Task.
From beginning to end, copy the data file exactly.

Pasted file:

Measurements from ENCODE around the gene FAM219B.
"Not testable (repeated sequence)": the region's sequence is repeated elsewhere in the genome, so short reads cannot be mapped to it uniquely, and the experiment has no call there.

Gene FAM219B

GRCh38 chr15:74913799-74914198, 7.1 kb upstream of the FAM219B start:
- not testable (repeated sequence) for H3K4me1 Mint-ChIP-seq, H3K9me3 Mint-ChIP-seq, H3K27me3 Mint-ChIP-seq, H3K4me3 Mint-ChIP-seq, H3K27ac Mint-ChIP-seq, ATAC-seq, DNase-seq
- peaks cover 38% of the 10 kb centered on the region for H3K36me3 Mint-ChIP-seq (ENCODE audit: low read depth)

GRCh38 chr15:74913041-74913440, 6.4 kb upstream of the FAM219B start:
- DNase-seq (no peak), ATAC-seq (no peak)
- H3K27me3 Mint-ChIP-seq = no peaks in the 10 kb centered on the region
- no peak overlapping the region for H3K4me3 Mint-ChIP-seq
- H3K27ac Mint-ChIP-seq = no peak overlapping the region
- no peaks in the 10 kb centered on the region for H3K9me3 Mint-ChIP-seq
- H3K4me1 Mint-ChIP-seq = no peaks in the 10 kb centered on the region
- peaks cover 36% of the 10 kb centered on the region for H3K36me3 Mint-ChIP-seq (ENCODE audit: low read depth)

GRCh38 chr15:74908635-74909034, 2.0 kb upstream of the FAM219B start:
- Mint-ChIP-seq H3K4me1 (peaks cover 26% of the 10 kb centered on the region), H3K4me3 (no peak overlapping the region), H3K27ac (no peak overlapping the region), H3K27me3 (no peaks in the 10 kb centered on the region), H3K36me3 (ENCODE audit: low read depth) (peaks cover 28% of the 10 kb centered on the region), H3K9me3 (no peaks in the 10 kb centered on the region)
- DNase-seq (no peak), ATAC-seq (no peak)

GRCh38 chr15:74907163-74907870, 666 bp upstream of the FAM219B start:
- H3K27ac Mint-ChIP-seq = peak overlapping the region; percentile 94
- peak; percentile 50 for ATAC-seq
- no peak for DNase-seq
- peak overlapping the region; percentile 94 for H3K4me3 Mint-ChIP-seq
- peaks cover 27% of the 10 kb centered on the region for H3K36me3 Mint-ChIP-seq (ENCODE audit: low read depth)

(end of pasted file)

Measurements from ENCODE around the gene FAM219B.
"Not testable (repeated sequence)": the region's sequence is repeated elsewhere in the genome, so short reads cannot be mapped to it uniquely, and the experiment has no call there.

Gene FAM219B

GRCh38 chr15:74913799-74914198, 7.1 kb upstream of the FAM219B start:
- not testable (repeated sequence) for H3K4me1 Mint-ChIP-seq, H3K9me3 Mint-ChIP-seq, H3K27me3 Mint-ChIP-seq, H3K4me3 Mint-ChIP-seq, H3K27ac Mint-ChIP-seq, ATAC-seq, DNase-seq
- peaks cover 38% of the 10 kb centered on the region for H3K36me3 Mint-ChIP-seq (ENCODE audit: low read depth)

GRCh38 chr15:74913041-74913440, 6.4 kb upstream of the FAM219B start:
- DNase-seq (no peak), ATAC-seq (no peak)
- H3K27me3 Mint-ChIP-seq = no peaks in the 10 kb centered on the region
- no peak overlapping the region for H3K4me3 Mint-ChIP-seq
- H3K27ac Mint-ChIP-seq = no peak overlapping the region
- no peaks in the 10 kb centered on the region for H3K9me3 Mint-ChIP-seq
- H3K4me1 Mint-ChIP-seq = no peaks in the 10 kb centered on the region
- peaks cover 36% of the 10 kb centered on the region for H3K36me3 Mint-ChIP-seq (ENCODE audit: low read depth)

GRCh38 chr15:74908635-74909034, 2.0 kb upstream of the FAM219B start:
- Mint-ChIP-seq H3K4me1 (peaks cover 26% of the 10 kb centered on the region), H3K4me3 (no peak overlapping the region), H3K27ac (no peak overlapping the region), H3K27me3 (no peaks in the 10 kb centered on the region), H3K36me3 (ENCODE audit: low read depth) (peaks cover 28% of the 10 kb centered on the region), H3K9me3 (no peaks in the 10 kb centered on the region)
- DNase-seq (no peak), ATAC-seq (no peak)

GRCh38 chr15:74907163-74907870, 666 bp upstream of the FAM219B start:
- H3K27ac Mint-ChIP-seq = peak overlapping the region; percentile 94
- peak; percentile 50 for ATAC-seq
- no peak for DNase-seq
- peak overlapping the region; percentile 94 for H3K4me3 Mint-ChIP-seq
- peaks cover 27% of the 10 kb centered on the region for H3K36me3 Mint-ChIP-seq (ENCODE audit: low read depth)